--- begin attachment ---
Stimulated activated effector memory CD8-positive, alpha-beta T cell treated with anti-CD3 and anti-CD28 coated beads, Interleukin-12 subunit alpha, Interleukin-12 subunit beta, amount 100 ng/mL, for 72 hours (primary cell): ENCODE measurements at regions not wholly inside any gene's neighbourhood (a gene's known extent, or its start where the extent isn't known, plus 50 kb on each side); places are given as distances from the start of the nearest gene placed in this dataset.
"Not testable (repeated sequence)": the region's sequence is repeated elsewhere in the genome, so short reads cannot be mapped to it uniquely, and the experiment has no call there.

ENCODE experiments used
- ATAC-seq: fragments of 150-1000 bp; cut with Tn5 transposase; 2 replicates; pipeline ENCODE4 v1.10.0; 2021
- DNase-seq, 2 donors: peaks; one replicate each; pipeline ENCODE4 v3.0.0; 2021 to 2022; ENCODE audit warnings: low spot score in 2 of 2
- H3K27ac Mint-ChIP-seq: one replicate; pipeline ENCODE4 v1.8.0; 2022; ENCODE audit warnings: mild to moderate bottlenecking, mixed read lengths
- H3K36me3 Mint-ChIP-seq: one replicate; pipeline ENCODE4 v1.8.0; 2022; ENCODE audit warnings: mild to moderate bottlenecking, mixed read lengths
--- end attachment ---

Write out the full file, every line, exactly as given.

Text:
Stimulated activated effector memory CD8-positive, alpha-beta T cell treated with anti-CD3 and anti-CD28 coated beads, Interleukin-12 subunit alpha, Interleukin-12 subunit beta, amount 100 ng/mL, for 72 hours (primary cell): ENCODE measurements at regions not wholly inside any gene's neighbourhood (a gene's known extent, or its start where the extent isn't known, plus 50 kb on each side); places are given as distances from the start of the nearest gene placed in this dataset.
"Not testable (repeated sequence)": the region's sequence is repeated elsewhere in the genome, so short reads cannot be mapped to it uniquely, and the experiment has no call there.

ENCODE experiments used
- ATAC-seq: fragments of 150-1000 bp; cut with Tn5 transposase; 2 replicates; pipeline ENCODE4 v1.10.0; 2021
- DNase-seq, 2 donors: peaks; one replicate each; pipeline ENCODE4 v3.0.0; 2021 to 2022; ENCODE audit warnings: low spot score in 2 of 2
- H3K27ac Mint-ChIP-seq: one replicate; pipeline ENCODE4 v1.8.0; 2022; ENCODE audit warnings: mild to moderate bottlenecking, mixed read lengths
- H3K36me3 Mint-ChIP-seq: one replicate; pipeline ENCODE4 v1.8.0; 2022; ENCODE audit warnings: mild to moderate bottlenecking, mixed read lengths